There is an extensive literature on the ways to address the concerns listed above, and others. Good examples can be found here and here.

Adaptive COTS or Business Intelligence technologies, as well as rapid response teams based on Agile, go a long way in addressing and handling barriers to acceptance on the technology side. But additional efforts at socialization and senior management buy-in are essential and will be the difference maker. No amount of argumentation or will persuade people otherwise inclined to defend the status quo, even when benefits are self-evident. Leadership by information consumers–both internal and external–as well as decision-makers will win the day.

Process and Technology – Integrated Project Management and Big(ger) Data

The first wave of automation digitized simple manual efforts (word processing, charts, graphs). This resulted in an incremental increase in productivity but, more importantly, it shifted work so that administrative overhead was eliminated. There are no secretarial pools or positions as there were when I first entered the workforce.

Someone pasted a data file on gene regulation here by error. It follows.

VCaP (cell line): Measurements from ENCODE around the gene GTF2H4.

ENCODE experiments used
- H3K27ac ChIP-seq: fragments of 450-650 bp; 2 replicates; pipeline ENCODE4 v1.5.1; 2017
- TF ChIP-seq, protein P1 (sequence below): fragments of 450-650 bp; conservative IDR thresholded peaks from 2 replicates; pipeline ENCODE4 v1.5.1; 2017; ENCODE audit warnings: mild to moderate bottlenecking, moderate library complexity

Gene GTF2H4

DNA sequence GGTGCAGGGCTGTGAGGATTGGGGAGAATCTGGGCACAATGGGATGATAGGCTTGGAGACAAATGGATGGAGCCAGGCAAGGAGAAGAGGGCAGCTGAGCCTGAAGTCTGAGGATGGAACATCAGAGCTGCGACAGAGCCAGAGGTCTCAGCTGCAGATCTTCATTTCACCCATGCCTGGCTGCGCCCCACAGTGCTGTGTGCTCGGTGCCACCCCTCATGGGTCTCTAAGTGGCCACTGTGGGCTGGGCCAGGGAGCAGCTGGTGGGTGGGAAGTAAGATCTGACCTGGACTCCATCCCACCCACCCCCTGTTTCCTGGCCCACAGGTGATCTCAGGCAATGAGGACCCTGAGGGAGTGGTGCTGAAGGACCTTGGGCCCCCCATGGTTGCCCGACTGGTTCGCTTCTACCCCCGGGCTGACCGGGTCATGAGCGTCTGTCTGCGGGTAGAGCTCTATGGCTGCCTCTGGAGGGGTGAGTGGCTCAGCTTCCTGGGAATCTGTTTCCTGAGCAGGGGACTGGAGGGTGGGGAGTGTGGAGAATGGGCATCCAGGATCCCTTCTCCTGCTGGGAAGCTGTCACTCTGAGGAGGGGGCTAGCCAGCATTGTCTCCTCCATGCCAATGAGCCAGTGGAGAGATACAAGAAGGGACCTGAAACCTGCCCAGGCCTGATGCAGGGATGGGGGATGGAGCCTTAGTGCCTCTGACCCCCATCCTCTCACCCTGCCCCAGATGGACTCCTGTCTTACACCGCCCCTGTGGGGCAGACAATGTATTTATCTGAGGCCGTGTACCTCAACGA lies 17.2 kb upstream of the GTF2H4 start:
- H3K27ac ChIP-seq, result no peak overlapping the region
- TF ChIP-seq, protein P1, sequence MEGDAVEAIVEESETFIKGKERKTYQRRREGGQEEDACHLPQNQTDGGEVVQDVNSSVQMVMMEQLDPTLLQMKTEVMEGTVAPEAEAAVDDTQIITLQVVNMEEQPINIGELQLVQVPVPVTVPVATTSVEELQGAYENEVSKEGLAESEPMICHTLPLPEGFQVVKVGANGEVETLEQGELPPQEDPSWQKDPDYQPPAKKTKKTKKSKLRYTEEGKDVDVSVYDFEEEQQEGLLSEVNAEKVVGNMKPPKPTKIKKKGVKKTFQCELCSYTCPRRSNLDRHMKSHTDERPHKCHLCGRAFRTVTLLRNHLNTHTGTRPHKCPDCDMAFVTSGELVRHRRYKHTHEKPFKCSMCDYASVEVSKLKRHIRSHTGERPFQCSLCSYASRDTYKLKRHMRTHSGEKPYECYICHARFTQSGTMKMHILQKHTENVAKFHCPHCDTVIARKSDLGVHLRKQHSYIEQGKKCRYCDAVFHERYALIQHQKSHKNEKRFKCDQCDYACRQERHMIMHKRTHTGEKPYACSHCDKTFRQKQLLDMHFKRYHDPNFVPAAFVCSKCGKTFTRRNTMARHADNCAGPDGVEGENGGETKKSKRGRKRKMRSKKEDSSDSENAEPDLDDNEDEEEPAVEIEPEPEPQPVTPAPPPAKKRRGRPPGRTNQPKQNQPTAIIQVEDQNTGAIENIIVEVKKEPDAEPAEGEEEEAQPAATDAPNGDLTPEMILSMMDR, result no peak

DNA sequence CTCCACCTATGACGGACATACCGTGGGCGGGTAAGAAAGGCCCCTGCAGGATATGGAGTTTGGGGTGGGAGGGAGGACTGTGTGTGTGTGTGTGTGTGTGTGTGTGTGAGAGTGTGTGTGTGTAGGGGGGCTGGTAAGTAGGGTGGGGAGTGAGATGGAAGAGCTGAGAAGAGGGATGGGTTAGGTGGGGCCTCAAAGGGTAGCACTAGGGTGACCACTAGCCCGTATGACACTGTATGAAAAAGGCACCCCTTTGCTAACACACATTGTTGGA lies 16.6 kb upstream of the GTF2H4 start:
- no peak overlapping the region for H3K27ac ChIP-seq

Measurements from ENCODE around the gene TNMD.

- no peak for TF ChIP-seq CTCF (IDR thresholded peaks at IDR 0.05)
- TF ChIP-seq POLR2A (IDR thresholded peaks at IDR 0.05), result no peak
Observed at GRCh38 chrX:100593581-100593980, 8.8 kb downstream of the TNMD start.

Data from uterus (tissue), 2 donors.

The second and succeeding waves tackled transactional systems based on line and staff organizational structures, and work definitions. Thus, in project management, EVM systems were designed for cost analysts, scheduling apps for planners and schedulers, risk analysis software for systems engineers, and so on.

All of these waves had a focus on functionality of hard-coded software solutions. The software determined what data was important and what information could be processed from it.

The new paradigm shift is a focus on data. We see this through the buzz phrase “Big Data”.  But what does that mean? It means that all of the data that the organization or enterprise collects has information value. Deriving that information value, and then determining its relevance and whether it provides actionable intelligence, is of importance to the organization.

Thus, implementations of data-focused solutions represent not only a shift in the way that work is performed, but also how information is used, and how the health and performance of the organization is assessed. Horizontal information integration across domains provides insights that were not apparent in the past when data was served to satisfy the needs of specialized domains and SMEs. New vulnerabilities and risks are uncovered through integration. This is particularly clear when implementing integrated project management (IPM) solutions.